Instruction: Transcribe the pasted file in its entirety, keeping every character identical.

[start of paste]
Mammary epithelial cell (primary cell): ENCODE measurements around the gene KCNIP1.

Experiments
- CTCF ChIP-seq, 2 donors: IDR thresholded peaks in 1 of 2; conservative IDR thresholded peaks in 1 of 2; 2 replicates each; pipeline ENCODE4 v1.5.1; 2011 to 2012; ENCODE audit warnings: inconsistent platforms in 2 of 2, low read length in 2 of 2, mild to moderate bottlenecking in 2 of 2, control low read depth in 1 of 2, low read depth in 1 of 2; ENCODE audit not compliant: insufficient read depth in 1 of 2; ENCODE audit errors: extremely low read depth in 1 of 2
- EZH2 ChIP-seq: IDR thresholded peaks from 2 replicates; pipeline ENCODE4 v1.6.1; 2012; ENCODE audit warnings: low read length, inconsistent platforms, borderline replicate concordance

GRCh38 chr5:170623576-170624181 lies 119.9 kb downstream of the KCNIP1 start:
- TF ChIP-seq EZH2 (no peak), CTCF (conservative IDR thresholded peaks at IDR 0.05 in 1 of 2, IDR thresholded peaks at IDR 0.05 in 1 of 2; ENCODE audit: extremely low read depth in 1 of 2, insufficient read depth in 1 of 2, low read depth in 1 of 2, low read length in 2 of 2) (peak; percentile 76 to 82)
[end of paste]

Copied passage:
Mammary epithelial cell (primary cell): ENCODE measurements around the gene KCNIP1.

Experiments
- CTCF ChIP-seq, 2 donors: IDR thresholded peaks in 1 of 2; conservative IDR thresholded peaks in 1 of 2; 2 replicates each; pipeline ENCODE4 v1.5.1; 2011 to 2012; ENCODE audit warnings: inconsistent platforms in 2 of 2, low read length in 2 of 2, mild to moderate bottlenecking in 2 of 2, control low read depth in 1 of 2, low read depth in 1 of 2; ENCODE audit not compliant: insufficient read depth in 1 of 2; ENCODE audit errors: extremely low read depth in 1 of 2
- EZH2 ChIP-seq: IDR thresholded peaks from 2 replicates; pipeline ENCODE4 v1.6.1; 2012; ENCODE audit warnings: low read length, inconsistent platforms, borderline replicate concordance

GRCh38 chr5:170623576-170624181 lies 119.9 kb downstream of the KCNIP1 start:
- TF ChIP-seq EZH2 (no peak), CTCF (conservative IDR thresholded peaks at IDR 0.05 in 1 of 2, IDR thresholded peaks at IDR 0.05 in 1 of 2; ENCODE audit: extremely low read depth in 1 of 2, insufficient read depth in 1 of 2, low read depth in 1 of 2, low read length in 2 of 2) (peak; percentile 76 to 82)